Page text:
Of the third area, the aboveground storage areas robbed by ordinary Iraqis enraged at the Baathist regime, over 3,000 of the estimated 3,138 stolen objects have been returned.What was the American responsibility?
From a political point of view, Bogdanos’s AJA article and the final chapters of Thieves of Baghdad represent an apologia for the American role in the looting.
He presents a selective sequence of events from April 8, after the American invasion of Baghdad, up until April 16, 2003, the day the museum was guarded by American troops. He asks if American troops in the area could have done more to protect the museum. He implies that the answer is no.
According to Bogdanos, on April 8 the staff left the premises of the museum at 11 a.m., when Iraqi troops took up positions. Donny George, a director of the museum, attempted to return there at 3 p.m., but was unable due to heavy fighting in the area.
On April 9, an American tank company, the 3rd Infantry Division Task Force 1-64, moved to within 500 meters and began taking fire from three of the four buildings in the museum compound.
The commander of the unit, Lt. Col. Eric Schwartz, estimated that 100-150 Iraqi soldiers were inside, armed with AK-47s and RPGs. Tanks fired a round at the 2nd floor storage room of the main museum building and at a position on the roof of one of the buildings. Bogdanos notes that Schwartz contacted his superiors before doing so.
Bogdanos defends the American action on the basis of international law. He cites not only Geneva Convention protocols but also those from the Hague Convention for the Preservation of Cultural Property in Time of War, which states that designated cultural property is to be immune from military conflict in time of war. The United States has never ratified the Hague Convention, but the Joint Chiefs of Staff unanimously recommended adherence in 1995.
From a technical point of view, Bogdanos is correct. Both the Geneva Conventions and the Hague Convention prohibit the use of cultural property by defenders in wartime.
But there is something ludicrous and grotesque in an American colonel speaking of the transgressions of the laws of war by a small, nearly defenseless nation during the illegal invasion by the world’s leading military power.
Article 11 of this Hague convention is specific about the obligation of the aggressor in withdrawing immunity from a cultural area that has been occupied by enemy forces. “Wherever possible, [the attacker] shall first request the cessation of such violation within a reasonable amount of time” and “immunity shall be withdrawn from cultural property under special protection only in exceptional cases of unavoidable military necessity, and only for such time as that necessity continues. Such necessity can only be established by the officer commanding a force the equivalent of a division in size or larger. Whenever circumstances permit, the opposing party [in this case, the Iraqi military occupying the museum] shall be notified a reasonable time in advance, of the decision to withdraw immunity.” 
Bogdanos produces no evidence that the American forces attempted to contact the Iraqi military, or any that Lt. Col Schwartz’s superiors took the Hague Convention into consideration. In a Wall Street Journal interview on April 17, 2003 (cited by Bogdanos), Schwartz indicates that he stopped attacking positions at the museum on his own authority.More questions
Bogdanos’s analysis also fails to account for several factors, some of which were indicated in reports that he cites in his AJA article.
* The Guardian of April 14, 2003 reports that Abdul Rehman Mugeer, a senior museum guard, told reporters that four American tanks was initially placed in front of the museum on Wednesday, April 9, and then withdrawn. Mugeer said that American tanks briefly returned on Friday April 11, causing the looters to flee. They returned once the Americans were gone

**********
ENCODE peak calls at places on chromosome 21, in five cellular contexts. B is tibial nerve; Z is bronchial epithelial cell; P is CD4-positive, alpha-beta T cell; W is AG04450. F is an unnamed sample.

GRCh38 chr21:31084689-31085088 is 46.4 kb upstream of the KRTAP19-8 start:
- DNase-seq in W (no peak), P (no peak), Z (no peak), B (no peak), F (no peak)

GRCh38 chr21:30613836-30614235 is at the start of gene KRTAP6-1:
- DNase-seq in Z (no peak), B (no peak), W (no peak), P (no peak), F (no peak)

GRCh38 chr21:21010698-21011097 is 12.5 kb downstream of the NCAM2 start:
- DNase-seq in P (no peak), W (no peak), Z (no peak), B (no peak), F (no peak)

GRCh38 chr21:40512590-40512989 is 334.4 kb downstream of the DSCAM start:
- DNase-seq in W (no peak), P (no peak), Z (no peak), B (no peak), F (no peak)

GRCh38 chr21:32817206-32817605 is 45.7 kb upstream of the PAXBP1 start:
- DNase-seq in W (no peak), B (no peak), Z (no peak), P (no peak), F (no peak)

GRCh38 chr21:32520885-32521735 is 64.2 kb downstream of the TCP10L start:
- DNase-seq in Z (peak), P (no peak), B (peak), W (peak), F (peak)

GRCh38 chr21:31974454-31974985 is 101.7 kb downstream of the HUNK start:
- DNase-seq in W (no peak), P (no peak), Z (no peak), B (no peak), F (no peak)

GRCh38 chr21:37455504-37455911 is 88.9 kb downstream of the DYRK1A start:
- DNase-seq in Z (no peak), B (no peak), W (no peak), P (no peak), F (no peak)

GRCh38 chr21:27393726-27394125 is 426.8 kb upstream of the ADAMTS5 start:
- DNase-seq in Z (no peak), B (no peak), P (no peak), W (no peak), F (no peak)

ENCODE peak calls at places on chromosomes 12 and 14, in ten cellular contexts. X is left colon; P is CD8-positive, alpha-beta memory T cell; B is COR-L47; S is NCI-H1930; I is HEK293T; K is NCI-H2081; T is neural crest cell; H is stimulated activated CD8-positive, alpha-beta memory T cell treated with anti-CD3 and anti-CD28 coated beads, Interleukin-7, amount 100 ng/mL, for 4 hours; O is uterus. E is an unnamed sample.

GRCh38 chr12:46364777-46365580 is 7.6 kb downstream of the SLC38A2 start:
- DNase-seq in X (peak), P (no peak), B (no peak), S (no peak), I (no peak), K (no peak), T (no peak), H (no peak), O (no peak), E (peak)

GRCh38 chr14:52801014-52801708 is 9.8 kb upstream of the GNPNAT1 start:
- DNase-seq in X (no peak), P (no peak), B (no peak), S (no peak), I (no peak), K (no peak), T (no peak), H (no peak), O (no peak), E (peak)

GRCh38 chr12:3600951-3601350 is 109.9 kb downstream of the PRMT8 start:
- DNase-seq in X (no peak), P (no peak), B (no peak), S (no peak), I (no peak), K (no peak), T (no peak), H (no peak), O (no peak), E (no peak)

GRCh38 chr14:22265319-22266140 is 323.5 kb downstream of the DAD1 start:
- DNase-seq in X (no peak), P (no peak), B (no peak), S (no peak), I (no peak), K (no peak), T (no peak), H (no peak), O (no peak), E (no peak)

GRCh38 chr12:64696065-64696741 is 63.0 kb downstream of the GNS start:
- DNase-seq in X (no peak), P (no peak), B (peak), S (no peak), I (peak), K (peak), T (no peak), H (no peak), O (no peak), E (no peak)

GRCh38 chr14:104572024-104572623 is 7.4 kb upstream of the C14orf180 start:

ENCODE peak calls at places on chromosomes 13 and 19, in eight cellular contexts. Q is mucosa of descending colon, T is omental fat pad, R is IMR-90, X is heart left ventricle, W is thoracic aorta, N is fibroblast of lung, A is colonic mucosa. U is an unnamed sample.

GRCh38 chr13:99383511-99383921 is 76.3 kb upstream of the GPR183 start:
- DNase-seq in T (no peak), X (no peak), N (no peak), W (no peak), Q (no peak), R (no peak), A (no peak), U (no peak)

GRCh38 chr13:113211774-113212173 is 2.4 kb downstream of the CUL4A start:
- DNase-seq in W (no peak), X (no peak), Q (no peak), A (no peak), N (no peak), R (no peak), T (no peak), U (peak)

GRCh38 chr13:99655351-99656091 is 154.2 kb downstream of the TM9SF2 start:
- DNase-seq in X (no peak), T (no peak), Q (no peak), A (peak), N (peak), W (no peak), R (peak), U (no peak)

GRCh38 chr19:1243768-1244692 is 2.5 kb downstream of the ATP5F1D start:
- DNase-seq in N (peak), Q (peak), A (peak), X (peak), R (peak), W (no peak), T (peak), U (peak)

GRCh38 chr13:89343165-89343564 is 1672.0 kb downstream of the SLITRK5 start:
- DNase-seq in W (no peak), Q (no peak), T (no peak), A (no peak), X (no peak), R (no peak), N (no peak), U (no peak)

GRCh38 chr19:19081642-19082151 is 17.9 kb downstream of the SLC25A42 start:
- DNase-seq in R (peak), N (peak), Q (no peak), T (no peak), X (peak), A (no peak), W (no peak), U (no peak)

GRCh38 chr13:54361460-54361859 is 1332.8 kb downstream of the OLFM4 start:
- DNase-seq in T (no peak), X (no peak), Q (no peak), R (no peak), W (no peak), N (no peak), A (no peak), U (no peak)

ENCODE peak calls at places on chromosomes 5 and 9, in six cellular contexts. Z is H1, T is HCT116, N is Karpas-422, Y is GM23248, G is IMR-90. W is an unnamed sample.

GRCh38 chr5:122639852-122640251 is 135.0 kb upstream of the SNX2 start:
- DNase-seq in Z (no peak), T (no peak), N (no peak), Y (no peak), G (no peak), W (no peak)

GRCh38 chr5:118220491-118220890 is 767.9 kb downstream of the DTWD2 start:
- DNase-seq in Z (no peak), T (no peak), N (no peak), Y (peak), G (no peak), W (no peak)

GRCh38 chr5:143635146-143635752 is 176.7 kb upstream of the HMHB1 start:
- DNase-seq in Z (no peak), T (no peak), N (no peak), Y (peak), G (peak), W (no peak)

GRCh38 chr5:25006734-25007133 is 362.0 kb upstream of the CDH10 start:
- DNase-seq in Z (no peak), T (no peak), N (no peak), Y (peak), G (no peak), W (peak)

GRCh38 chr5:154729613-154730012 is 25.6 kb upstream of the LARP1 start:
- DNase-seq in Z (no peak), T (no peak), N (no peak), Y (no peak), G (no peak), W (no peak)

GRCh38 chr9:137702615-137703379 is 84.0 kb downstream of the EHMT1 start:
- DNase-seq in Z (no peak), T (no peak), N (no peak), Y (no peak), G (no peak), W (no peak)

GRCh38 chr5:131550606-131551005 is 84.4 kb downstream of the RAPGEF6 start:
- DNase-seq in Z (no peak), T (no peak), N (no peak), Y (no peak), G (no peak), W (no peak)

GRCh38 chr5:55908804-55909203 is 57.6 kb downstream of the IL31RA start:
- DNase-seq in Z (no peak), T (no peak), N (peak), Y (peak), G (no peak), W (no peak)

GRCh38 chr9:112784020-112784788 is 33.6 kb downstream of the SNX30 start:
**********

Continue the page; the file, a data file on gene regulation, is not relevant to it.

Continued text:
* Bogdanos notes that a stationary tank in heavy fighting is a target, and so could not be placed in front of the museum. Does this mean that on April 10 the area near the museum was secure?
* George, the museum director, said in an interview with the Guardian on May 2, 2003 that upon hearing about the looting on Saturday, April 12, he went the next day to the Marine headquarters at the Palestine Hotel. He spoke to a Marine civil affairs officer, Col. P.A. Zarcone, who assured him that the museum would be protected and indicated that American forces might be there before George returned to the museum later that day. In fact, it was three days before American troops came to protect the museum.What was the administration’s policy?
“Frankly,” Bogdanos says, “those who argue that US forces should have done more to protect the museum present a compelling argument.” “Why then,” he asks, “did US forces not protect [the museum] ... between the time it was arguably safe to do so (whether on the evening of the 10th or the forenoon of the 11th) and the time the staff returned on the afternoon of 12 April?” Bogdanos adds, “The more pointed question is why no unit before the battle had been given the specific mission of protecting the museum from looting after Baghdad was secure.”
Bogdanos has some answers. He suggests that the speed of the battle “outstripped the ability of Coalition planners to plan for the security needs of a city the size of Baghdad.” He also argues that the war’s planners did not realize the danger of looting because of the museum’s identification with the regime.
And yet, as his own investigation has pointed out, two of the three episodes of theft were not from those looters who identified the museum with Baathism, but from criminals motivated by profit.
In fact, the government was warned about the danger of looting to archaeological sites. In the Washington Post of April 14, 2003, archaeologist McGuire Gibson of the Oriental Institute in Chicago described discussions before the war with Pentagon officials: “We told them looting was the biggest danger, and I felt they understood that the National Museum was the most important archaeological site in the entire country. It has everything from every other site.”